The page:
Company of Liars

This weekend was another long weekend (for Friday was also a bank holiday) and so I took the opportunity to read a book brought back from my last trip to England, Company of Liars, bought mostly because it was on sale at the Kensington Waterstone’s (and also because Susanna Gregory’s Matthew Bartholomew novels made me like this incredible period of England’s history). The overall plot is not that new: like Chaucer’s Canterbury Tales, it consists in bringing together nine unlikely travel companions and to slowly uncover the secret story of each of those travellers. As indicated by the subtitle, a novel of the plague, an additional element in the plot is that this group is fleeing the propagation of the bubonic plague of 1348 across England. They somehow manage to avoid catching the Black Death but most of them end up dead by other means, always a consequence of their major lie (since all are indeed liars). Even though the story is told by one of the characters, a trader in holy relics, there is no main character in this book and, in this respect, it is quite different from Gregory’s novels.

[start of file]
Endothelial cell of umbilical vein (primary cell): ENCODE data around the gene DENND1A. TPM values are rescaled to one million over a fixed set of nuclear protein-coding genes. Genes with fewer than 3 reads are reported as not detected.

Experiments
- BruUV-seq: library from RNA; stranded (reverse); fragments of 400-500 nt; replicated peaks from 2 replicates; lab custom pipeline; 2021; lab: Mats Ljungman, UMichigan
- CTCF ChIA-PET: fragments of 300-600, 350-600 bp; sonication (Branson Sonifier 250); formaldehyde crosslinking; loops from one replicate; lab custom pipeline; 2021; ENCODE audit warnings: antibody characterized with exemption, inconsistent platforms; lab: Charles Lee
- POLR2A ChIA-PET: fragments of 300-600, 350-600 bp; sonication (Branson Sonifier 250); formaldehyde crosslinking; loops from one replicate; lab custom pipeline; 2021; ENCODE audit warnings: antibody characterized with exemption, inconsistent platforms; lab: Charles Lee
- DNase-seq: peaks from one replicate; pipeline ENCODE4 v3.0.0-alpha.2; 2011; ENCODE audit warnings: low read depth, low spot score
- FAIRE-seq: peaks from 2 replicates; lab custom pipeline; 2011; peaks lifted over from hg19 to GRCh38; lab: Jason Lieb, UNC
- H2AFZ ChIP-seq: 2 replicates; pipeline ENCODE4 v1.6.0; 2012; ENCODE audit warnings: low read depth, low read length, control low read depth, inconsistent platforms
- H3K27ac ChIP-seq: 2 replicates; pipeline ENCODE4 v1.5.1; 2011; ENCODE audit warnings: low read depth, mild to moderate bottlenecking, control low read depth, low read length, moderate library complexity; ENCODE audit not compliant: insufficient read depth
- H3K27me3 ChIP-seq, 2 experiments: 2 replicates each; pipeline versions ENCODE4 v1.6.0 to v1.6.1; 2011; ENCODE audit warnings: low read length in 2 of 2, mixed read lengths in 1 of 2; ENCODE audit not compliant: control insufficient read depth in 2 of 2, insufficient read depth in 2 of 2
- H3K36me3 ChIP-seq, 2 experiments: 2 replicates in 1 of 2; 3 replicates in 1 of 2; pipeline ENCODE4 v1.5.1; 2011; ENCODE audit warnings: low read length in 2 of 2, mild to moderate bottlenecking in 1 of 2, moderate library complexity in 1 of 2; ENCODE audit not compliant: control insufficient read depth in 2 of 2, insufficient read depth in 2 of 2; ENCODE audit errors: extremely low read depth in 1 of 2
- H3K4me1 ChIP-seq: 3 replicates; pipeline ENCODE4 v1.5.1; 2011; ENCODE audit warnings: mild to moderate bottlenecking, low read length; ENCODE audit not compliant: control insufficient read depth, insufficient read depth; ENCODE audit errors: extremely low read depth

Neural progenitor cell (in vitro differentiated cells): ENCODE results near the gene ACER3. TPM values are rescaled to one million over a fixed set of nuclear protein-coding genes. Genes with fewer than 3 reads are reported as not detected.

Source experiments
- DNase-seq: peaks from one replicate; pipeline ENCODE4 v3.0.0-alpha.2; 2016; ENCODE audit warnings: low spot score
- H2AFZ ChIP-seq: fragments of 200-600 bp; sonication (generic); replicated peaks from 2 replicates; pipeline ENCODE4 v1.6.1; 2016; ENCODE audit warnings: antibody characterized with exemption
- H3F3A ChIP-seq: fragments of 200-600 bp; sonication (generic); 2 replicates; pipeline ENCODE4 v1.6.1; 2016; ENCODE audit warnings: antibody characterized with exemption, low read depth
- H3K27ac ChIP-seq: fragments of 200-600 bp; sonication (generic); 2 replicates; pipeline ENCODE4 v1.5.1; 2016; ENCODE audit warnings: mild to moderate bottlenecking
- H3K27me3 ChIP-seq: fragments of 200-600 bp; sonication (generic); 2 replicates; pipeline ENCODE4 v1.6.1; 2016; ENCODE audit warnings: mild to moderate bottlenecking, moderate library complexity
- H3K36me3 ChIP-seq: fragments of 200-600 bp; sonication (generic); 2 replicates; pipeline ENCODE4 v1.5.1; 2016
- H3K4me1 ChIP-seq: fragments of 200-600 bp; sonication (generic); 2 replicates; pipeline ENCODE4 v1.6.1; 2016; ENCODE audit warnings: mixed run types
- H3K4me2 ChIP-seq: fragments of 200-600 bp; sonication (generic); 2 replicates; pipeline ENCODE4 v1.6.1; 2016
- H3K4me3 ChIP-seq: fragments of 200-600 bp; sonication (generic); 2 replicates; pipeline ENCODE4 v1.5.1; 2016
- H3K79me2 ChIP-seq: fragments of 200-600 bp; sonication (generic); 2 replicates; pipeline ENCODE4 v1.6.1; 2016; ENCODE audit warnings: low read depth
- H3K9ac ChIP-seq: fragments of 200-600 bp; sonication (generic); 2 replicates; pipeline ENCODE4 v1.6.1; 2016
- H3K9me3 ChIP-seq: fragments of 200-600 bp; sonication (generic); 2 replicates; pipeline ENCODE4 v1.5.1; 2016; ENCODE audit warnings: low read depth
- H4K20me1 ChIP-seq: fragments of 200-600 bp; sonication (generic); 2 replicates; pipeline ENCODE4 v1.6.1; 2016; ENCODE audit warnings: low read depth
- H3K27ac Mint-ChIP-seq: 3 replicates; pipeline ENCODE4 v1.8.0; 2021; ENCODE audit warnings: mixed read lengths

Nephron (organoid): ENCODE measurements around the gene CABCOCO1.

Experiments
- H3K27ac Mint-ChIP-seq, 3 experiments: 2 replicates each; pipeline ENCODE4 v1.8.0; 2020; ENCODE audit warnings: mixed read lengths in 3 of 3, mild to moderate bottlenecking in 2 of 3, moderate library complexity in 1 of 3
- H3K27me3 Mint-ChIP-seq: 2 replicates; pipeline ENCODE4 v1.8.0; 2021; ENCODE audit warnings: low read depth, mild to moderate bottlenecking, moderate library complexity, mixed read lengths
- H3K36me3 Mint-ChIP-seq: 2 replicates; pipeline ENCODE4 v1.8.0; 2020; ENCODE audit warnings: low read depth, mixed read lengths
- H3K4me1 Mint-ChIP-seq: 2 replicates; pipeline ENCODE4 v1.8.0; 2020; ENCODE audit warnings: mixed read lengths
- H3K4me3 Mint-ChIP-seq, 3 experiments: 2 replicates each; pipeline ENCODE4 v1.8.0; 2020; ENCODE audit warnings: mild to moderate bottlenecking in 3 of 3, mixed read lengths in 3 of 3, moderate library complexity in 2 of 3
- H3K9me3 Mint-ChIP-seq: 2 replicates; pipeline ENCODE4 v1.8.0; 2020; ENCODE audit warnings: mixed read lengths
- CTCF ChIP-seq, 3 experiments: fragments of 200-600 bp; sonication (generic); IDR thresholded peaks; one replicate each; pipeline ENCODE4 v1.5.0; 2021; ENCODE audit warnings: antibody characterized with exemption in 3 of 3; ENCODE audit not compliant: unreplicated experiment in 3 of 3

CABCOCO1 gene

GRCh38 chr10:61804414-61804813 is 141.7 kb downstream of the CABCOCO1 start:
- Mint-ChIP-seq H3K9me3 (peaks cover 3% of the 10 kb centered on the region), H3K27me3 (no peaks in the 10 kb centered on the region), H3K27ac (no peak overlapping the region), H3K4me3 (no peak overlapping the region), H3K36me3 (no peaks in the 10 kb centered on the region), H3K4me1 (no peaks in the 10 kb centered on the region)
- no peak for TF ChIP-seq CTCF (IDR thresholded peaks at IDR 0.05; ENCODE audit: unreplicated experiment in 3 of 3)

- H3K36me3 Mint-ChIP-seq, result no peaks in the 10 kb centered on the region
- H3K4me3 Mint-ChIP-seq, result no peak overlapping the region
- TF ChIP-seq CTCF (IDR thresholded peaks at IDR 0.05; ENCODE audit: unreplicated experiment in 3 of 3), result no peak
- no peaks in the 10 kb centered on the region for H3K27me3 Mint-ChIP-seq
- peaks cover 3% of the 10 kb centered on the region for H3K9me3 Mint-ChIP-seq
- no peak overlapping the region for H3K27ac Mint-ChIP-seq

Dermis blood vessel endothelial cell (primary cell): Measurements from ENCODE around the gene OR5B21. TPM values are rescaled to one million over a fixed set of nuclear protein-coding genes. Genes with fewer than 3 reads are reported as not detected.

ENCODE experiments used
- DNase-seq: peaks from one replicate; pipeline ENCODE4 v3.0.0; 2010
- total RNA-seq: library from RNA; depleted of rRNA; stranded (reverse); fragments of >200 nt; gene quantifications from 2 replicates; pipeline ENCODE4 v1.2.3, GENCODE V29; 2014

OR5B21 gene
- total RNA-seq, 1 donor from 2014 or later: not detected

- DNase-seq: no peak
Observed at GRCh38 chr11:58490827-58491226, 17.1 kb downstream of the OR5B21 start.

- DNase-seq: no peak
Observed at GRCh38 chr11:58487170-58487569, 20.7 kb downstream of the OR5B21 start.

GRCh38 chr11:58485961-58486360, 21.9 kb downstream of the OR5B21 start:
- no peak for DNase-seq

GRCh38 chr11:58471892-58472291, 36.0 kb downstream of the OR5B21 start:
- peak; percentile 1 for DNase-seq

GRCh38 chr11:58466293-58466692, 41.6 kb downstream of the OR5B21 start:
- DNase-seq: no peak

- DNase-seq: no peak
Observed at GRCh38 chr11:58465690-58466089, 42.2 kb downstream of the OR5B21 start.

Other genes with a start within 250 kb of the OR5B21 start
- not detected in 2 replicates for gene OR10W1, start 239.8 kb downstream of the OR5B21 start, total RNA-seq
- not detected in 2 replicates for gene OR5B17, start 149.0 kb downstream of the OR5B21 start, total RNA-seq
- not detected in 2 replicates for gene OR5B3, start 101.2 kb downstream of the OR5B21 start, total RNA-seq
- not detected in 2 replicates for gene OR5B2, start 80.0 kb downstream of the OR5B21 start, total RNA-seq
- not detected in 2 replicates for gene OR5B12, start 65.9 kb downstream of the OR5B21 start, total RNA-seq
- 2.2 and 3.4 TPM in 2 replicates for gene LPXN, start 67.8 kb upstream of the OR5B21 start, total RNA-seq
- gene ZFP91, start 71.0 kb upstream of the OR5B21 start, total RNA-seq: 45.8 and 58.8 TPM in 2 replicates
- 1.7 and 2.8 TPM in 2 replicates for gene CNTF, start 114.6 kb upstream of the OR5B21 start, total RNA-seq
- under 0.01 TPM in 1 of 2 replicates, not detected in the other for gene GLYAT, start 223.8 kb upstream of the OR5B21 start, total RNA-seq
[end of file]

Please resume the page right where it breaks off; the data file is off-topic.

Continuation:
After finishing the book, I cannot really say if I enjoyed it that much. The style is rather heavy, the link with historical accuracy dubious, and the fantastic element fairly thin. The story is definitely gloomy and the attempts at literary inventions short-fused. As put by an earlier review in The Scotsman, it is easy “to dismiss Company of Liars as pedestrian”… At the same time, the Chauncerian stories that come with each traveller are quite engrossing and the unraveling of the societal structures brought by the plague convincing, including the major move “back” in religious practices. While I would certainly not go as far as The New York Times and call the book “a jewel of a medieval mystery”, it makes for a nice weekend read and nothing more.

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